Like all the arts, music is creative. It doesn’t matter what type of music it is. You have to bring something to it. Classical, Jazz, R&B, Country, Gospel… it doesn’t matter. It’s all interactive. You aren’t engaging it at all of your attention is focused on playing it exactly as someone else would. Who says that “Kumbayah” can only be performed around a campfire with a guitar? Why can’t “Fly Me to the Moon” be sung with a salsa beat? Why can’t I play a solo piano version of “Smells Like Teen Spirit”? Yes, some things will miss. I could about guarantee “Toreador” would sound grotesque on a kazoo. I’m not saying that there aren’t standards, but when you constantly get caught up in virtual-fanatical mimicry, how are you ever going to get through that creative barrier? How are you going to find something new?
Impositional Creative Paralysis in the form of Mimicry is one of the reasons I refuse to ever perform “Ribbon in the Sky.” Stevie, I hate that tune, now. And if you ever get someone to read this to you, I consider you a bad person for writing it.
Does anyone out there have any other examples of “Impositional Creative Paralysis”? Or perhaps other artistic frustrations?
The title says “The Artist’s Conundrum”, but there are definitely other fields that could probably identify with the topic. Teachers, nurses, administrative assistants, restaurant servers, and minimum wage workers (off the top of my head) have all had the value of their work questioned and dismissed. I am ashamed to admit that I once caught myself uttering discouraging words about – of all people – the person preparing my dinner. (We all have brief moments of idiocy.) The fact is that regardless of “status” in an organization, all of these roles are indeed important. Because I am writing this from my personal experience, I am going to discuss it from the standpoint of a musician.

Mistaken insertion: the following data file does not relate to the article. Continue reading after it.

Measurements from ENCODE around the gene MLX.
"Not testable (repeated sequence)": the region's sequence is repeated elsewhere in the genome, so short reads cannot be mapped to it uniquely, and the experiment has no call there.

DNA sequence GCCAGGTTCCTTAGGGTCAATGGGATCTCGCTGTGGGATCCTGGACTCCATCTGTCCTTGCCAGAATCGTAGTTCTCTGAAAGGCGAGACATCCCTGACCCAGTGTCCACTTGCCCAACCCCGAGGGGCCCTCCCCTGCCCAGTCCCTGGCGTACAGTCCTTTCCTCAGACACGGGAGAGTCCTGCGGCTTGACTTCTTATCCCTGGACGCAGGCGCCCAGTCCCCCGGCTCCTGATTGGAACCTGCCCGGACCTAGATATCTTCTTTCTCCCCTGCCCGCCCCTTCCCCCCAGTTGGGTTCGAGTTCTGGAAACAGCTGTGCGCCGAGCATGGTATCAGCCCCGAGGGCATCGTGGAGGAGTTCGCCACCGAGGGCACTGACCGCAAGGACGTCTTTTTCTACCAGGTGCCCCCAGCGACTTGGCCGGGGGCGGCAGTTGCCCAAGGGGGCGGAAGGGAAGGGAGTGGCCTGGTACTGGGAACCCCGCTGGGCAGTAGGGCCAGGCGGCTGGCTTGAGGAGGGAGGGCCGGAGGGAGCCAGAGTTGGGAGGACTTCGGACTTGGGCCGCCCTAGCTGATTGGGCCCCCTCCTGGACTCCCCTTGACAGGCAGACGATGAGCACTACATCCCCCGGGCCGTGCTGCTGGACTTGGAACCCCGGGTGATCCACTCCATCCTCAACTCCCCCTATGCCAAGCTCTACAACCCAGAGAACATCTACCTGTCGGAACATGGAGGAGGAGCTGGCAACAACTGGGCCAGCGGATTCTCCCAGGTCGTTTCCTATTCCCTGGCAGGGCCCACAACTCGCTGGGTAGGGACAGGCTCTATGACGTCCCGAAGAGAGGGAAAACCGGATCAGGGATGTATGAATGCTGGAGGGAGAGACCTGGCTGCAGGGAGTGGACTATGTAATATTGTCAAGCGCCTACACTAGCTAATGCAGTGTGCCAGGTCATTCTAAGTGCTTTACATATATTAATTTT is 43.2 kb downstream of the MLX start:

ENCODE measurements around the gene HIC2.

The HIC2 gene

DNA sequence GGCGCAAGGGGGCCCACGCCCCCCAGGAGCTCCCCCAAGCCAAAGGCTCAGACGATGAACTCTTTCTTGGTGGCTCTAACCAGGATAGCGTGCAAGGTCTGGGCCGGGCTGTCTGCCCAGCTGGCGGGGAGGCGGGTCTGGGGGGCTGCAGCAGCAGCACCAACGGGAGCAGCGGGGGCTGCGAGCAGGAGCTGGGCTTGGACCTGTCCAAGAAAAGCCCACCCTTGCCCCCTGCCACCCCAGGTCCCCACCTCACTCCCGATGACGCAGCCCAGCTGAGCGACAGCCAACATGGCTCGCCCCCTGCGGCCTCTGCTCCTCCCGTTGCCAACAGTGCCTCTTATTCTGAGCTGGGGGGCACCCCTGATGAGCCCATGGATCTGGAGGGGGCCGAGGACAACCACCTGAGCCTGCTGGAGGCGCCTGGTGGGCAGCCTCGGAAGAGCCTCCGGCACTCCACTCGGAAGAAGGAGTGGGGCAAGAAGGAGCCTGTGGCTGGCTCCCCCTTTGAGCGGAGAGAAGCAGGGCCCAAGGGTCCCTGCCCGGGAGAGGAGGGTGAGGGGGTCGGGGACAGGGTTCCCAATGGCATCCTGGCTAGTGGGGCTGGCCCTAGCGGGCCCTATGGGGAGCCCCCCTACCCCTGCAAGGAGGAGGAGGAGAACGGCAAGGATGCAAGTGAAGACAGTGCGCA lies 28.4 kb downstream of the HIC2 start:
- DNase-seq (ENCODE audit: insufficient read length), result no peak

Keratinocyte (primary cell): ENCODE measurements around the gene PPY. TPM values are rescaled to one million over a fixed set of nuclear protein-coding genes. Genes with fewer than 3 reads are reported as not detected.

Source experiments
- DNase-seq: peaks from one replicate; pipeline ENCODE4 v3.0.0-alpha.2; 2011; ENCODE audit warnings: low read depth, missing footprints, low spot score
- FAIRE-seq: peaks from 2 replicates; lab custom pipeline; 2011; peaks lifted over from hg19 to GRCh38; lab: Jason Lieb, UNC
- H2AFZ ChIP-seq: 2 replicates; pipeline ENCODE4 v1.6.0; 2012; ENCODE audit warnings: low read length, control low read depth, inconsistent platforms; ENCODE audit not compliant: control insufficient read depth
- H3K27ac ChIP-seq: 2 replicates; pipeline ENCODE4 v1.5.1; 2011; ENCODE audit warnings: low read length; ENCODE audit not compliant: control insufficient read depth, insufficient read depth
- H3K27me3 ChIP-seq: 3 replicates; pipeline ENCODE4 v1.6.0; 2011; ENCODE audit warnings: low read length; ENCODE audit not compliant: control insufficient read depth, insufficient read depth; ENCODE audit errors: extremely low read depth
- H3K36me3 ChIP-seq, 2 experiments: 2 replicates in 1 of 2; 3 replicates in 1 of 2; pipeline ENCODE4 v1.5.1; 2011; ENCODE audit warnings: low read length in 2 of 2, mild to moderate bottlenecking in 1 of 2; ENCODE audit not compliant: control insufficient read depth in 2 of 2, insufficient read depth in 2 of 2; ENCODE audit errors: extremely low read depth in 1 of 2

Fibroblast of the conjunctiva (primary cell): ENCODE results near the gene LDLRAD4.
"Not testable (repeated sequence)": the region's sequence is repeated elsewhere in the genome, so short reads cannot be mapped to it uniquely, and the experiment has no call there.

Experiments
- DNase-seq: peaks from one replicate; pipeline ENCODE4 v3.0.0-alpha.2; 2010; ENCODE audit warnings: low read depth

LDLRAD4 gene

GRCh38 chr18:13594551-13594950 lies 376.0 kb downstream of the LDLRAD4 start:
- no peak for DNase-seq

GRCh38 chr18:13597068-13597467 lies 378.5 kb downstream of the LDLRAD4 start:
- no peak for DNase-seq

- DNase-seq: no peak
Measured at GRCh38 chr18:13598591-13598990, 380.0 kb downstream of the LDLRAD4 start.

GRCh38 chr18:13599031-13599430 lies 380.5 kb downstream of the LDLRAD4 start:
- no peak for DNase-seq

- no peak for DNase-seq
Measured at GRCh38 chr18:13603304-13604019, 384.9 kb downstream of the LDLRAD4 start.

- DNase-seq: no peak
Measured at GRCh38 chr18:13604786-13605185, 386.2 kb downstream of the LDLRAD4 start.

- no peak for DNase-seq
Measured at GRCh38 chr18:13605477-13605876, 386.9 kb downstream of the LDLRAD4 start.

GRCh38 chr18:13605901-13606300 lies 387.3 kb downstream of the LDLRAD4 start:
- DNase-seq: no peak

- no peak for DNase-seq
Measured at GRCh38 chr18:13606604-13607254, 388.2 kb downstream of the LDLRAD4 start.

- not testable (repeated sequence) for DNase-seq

As a freelance pianist and occasionally a musical director, I often have to negotiate for my services. Honestly, I hate that part. What it comes down to is 1.) I want to take home as much as I can and 2.) the client wants my services for as cheaply as possible. Sometimes, we’re in the same ballpark and come to a rather quick consensus. Other times – particularly when the “budget” is low – I must respectfully decline. (People, I promise you: Toni Braxton’s third ex-boyfriend’s sister’s mother-in-law’s cosmetologist’s cardiologist will not be scouting some fat bearded 38-year-old pianist playing at your office potluck for “exposure.”) Of course, there is also the game where the client calls to see what your rate is so he/she can then shop around for someone else to undercut you. Playing that game is a good way to ensure I never take your call again.
“Value” is a difficult thing to quantify, because it means different things to different people in different situations. There has been a lot of talk in the music industry about streaming rates and royalties paid to performing artists and songwriters. I have spoken in the past about Beats Music and its successor Apple Music not paying the artists for music streamed during their trial period. (Fortunately, Apple changed that practice after Taylor Swift complained.) As a musician, music is both my life and my livelihood. To Apple, music is an expense to sell electronics. That company couldn’t care less if the artists who create it can buy groceries.
Needless to say, I am not a fan of Apple.